When we first previewed Sony Ericsson's 2004 lineup of handsets, we were excited about what we saw. From the to the well-regarded to the company's , the new mobiles promised high-end features and innovative styling. But for consumers who don't wish to make a statement with their mobile, there's the Sony Ericsson K700i. All the basics are here, plus a few extras, and the phone delivers on almost all fronts. Priced at $399, it's on the expensive side, but the cost should fall once this GSM mobile is picked up by a carrier. Though Sony Ericsson tends to stick with candy bar-style handsets, it doesn't mean its models are lacking in design appeal. Take the Sony Ericsson K700i, for example. Though it's not fancy by any means, it has a pleasant, understated look. Measuring 3.9 by 1.8 by 0.8 inches and 3.7 ounces, the well-constructed handset is compact and slips easily into almost any pocket. Though flip-phone fans may need to familiarize themselves with its general ergonomics, the silver K700i feels comfortable to hold while talking.
Controls around the rim of the phone are few, but they come in handy nonetheless. A unique feature on the right spine is a dedicated Web-browser button, while a more familiar volume rocker and a dedicated camera key sit on the left spine. We liked the dedicated camera-power button on the top (next to the infrared port) and the sturdy rubber cover on the handset's bottom for the USB port, the headset jack, and the charger connection. Flip the K700i, and you'll find another distinction. Not only are the camera lens, the mirror, and the flash well out of the way of your fingers, but the handset's rear face actually resembles a real camera when held horizontally. And as with the T-Mobile Sidekick II, the placement of the camera key on the spine makes the mobile feel like a camera as well.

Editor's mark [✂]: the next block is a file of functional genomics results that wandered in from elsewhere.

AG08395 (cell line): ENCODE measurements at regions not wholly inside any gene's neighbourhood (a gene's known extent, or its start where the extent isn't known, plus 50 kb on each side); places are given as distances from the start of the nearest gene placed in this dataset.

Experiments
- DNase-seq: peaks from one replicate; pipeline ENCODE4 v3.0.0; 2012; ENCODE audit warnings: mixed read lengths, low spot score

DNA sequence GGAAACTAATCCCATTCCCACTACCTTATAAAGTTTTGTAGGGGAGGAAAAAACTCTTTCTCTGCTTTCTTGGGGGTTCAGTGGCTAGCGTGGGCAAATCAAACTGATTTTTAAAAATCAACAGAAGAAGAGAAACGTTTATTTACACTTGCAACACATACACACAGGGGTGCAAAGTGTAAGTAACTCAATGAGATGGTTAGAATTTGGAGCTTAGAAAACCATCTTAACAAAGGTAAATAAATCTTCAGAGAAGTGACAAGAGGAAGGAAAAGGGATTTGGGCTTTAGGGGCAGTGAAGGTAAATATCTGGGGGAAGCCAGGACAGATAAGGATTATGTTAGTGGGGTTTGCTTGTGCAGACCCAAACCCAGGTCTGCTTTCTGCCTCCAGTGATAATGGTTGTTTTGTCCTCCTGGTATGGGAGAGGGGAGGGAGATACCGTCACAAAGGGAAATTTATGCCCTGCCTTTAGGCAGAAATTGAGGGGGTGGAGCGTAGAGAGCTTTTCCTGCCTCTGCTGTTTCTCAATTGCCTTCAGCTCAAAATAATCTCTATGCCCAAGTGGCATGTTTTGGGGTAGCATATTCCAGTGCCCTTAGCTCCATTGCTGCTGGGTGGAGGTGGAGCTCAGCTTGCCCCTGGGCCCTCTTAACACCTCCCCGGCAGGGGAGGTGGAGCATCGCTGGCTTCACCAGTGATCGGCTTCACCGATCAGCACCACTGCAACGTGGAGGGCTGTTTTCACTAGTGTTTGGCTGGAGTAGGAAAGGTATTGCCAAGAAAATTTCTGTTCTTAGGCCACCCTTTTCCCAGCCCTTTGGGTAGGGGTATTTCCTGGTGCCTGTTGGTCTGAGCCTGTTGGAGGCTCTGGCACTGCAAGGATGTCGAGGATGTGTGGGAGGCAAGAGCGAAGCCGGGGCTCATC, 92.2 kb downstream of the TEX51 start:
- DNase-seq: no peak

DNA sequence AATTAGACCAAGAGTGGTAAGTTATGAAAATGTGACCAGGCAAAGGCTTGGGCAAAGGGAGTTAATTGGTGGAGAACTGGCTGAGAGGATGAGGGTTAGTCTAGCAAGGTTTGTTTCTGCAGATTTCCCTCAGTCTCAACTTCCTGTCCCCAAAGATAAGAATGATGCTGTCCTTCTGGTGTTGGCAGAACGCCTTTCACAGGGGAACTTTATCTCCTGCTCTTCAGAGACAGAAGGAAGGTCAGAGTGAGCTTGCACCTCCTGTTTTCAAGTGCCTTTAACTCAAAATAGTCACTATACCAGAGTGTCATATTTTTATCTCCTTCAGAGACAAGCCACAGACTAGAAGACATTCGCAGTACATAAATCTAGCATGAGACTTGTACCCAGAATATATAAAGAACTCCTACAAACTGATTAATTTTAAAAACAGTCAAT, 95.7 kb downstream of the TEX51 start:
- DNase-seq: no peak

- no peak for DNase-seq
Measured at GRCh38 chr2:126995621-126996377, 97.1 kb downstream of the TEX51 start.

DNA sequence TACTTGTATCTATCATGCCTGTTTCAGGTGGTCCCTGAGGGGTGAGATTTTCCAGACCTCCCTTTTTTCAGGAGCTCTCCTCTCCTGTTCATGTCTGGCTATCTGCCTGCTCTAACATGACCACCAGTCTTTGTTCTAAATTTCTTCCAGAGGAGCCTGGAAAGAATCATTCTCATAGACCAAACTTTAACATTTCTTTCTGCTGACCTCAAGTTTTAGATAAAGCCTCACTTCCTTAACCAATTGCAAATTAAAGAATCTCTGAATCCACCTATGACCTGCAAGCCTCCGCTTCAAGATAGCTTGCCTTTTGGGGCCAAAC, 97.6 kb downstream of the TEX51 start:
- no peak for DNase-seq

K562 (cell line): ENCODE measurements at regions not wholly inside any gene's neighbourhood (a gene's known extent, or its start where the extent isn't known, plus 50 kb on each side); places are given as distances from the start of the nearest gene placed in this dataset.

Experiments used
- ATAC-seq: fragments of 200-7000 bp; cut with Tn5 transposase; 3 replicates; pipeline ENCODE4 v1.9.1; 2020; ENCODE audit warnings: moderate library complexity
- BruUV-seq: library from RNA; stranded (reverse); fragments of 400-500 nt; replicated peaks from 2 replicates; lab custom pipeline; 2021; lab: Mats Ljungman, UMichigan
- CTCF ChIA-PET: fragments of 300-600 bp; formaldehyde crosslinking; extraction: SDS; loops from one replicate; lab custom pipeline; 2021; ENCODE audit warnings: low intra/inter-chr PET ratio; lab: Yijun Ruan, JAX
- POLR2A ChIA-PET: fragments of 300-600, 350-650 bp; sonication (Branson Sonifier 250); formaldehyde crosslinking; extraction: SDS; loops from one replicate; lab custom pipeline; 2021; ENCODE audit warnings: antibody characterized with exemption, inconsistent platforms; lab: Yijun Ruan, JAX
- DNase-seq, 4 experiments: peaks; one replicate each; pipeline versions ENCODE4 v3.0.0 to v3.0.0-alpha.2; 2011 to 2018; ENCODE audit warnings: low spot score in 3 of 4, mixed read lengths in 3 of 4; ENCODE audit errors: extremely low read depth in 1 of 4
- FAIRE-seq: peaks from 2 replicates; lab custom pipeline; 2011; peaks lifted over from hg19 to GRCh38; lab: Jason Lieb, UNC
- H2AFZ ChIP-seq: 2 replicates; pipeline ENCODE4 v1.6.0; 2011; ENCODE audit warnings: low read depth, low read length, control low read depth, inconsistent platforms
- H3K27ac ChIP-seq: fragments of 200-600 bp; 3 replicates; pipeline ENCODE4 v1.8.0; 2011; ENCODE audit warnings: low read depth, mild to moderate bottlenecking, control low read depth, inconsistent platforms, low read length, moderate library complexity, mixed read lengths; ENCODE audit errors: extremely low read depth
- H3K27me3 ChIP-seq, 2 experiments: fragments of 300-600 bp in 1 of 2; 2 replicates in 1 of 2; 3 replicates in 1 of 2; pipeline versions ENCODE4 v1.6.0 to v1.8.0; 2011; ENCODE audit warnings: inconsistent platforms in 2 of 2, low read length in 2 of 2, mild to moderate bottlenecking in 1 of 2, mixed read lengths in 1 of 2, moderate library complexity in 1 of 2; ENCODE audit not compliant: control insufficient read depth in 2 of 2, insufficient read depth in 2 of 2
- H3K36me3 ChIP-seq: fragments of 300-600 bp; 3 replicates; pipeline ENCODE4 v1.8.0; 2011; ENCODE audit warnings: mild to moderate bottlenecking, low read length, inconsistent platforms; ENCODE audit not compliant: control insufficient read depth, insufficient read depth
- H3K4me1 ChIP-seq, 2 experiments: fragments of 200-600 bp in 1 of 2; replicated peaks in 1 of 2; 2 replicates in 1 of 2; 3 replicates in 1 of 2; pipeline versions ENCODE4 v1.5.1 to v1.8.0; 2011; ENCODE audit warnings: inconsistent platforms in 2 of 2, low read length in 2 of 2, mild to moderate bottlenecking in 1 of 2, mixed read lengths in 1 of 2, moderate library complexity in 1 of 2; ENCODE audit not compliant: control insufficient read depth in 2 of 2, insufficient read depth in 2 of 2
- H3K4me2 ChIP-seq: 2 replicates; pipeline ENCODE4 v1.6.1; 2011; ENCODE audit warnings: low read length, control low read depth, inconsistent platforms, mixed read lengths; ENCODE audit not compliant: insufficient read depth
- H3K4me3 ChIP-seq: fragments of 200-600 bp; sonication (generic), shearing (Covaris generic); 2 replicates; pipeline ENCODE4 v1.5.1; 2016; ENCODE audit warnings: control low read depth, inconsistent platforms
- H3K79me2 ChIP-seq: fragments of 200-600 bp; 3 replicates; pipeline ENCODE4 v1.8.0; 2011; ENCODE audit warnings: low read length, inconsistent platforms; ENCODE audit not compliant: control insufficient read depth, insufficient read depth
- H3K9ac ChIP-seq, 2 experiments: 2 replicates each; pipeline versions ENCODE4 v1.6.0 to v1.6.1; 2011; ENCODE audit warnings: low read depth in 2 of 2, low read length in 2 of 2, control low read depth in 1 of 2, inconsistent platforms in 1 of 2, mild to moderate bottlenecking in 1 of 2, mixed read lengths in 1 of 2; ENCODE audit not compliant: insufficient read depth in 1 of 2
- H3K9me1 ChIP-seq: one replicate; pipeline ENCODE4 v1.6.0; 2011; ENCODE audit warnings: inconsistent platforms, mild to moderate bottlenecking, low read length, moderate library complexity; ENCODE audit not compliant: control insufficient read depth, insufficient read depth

The phone's display measures almost 2 inches diagonally and supports an eye-popping 65,536 colors. Rich and vivid, the screen is great for viewing photos, games, and the user-friendly menus. We also liked that we could change the text size and font. Our only complaint was that finger smudges were easily visible. Immediately below the screen are easy-to-use navigation controls that include a wealth of shortcuts. You get a five-way joystick that also gives you one-touch access to four user-defined functions. When the K700i is in standby mode, the left soft key opens the Recent Calls list, while the right opens another shortcut menu for activating Bluetooth and the IR port, viewing the phone's status, and changing the ringer profile. We didn't like that there are no dedicated Talk and End buttons. Instead, you must use the soft keys to make and end calls. While a bit crowded, the backlit keypad is extremely tactile. Also, as the buttons are raised above the surface of the phone, we rarely had a misdial.The feature set on the Sony Ericsson K700i does not disappoint, especially on the business side. The 510-contact phone book holds a variety of information for each name, including five phone numbers, an e-mail address, a Web site URL, a street address, a business title, and notes; the SIM card holds an additional 250 names. Callers can be grouped together, as well as assigned a picture and any of 18 polyphonic (40-chord) or 5 monophonic ring tones. Organizer features included a calendar, a task list, a notepad, a voice recorder, an alarm clock, a timer, a stopwatch, a calculator, and a secured notepad for storing passwords--but the K700i doesn't stop there. You also get voice dialing, Bluetooth, an infrared port, text and multimedia messaging, vibrate mode, a WAP 2.0 wireless Web browser, and USB cable support. The Sony Ericsson also works with IMAP4 and POP3 e-mail, and you can download software that syncs your e-mail and contacts with a PC or a Mac and allows you to exchange electronic business cards. The speakerphone was another nice addition, but you can turn it on only after making a call--a confusing process that takes several clicks.